Purchase of large Dauphin Island plot offers protection of endangered species
The purchase of 838 acres on the west end of Dauphin Island will help protect a diverse coastal habitat frequented by endangered birds and sea turtles, state conservation officials said.
Funds from Alabama’s portion of the $8.8 billion settlement by BP for the 2010 oil spill in the Gulf were used to buy the land that was until recently privately owned, the Alabama Trustee Implementation Group announced. The Dauphin Island West End Acquisition project was approved as part of the Alabama Restoration Plan III and Environmental Assessment.
The new public property is a diverse coastal habitat made up of dunes, marsh and beaches. Turtles and birds use these habitats for nesting. Neotropical migratory birds use the area as a prime resting spot during migrations.
“Public ownership of the west end of Dauphin Island will allow for the protection and management of its habitats,” said Chris Blankenship, commissioner of the Alabama Department of Conservation and Natural Resources. “Through the collaborative work of the Alabama Trustee Implementation Group and the local stakeholders, the acquisition of this land will have a tremendous benefit for coastal and water birds injured by the Deepwater Horizon oil spill.”
The piping plover is a federally protected threatened species that is among the species on the west end of the 166-square-mile barrier island southwest of Mobile. Conserving this parcel will ensure that the sensitive coastal habitat is protected for years to come, Blankenship said.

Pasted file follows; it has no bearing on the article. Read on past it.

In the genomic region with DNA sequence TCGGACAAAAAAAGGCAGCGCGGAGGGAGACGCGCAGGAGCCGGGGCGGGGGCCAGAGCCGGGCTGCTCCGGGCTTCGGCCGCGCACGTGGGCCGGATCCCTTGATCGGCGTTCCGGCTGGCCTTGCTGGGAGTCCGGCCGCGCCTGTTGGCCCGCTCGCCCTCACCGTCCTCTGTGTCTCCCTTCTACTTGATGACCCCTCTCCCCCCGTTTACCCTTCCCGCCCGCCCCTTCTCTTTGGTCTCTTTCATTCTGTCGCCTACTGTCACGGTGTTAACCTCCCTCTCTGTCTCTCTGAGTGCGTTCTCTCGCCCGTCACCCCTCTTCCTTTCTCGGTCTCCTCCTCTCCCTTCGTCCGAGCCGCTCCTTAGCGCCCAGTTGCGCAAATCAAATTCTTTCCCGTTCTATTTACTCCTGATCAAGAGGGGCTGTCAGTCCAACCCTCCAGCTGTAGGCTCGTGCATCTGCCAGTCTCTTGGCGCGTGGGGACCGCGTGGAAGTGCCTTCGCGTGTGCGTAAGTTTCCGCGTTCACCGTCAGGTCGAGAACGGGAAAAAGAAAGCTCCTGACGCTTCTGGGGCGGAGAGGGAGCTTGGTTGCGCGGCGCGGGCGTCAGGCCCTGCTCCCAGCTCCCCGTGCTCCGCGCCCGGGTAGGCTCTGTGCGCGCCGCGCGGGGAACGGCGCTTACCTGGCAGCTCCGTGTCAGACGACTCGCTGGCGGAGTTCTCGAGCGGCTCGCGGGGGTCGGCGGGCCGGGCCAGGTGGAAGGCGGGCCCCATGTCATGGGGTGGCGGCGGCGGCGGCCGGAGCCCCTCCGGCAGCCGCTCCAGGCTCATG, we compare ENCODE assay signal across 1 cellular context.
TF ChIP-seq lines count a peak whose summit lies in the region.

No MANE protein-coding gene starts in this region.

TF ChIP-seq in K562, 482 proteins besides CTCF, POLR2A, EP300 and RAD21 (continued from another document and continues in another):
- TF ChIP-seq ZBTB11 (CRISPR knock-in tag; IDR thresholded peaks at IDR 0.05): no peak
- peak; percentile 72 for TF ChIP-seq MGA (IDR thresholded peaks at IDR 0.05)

Along with providing habitat, barrier islands protect natural and human communities against ocean storms. Waves expend their energy as they break on the island beaches. Because they buffer the Gulf’s wave action, barrier islands protect salt marshes and seagrass beds, which are nurseries for valuable marine species.
In partnership with the Department of the Interior and the Alabama Department of Conservation and Natural Resources, Mobile County and the town of Dauphin Island will develop a bird conservation and management plan to guide future activities on the new public land. Activities to support productive bird populations will likely include improvements to the habitat, temporary protective closures surrounding nests, protections from predators, and education and outreach.
“The acquisition of the west end of Dauphin Island provides much-needed protections for threatened piping plover habitat,” said Erin Plitsch, restoration biologist with the U.S. Fish and Wildlife Service. “Alabama’s coastal habitat is a favorite for bird watchers and wildlife habitat enthusiasts alike, and this project will add to the continuing effort to restore these vulnerable areas.”
For more information on this and other Alabama projects, visit the Alabama Restoration Area portion of the Gulf Spill Restoration website.
(Courtesy of Alabama NewsCenter)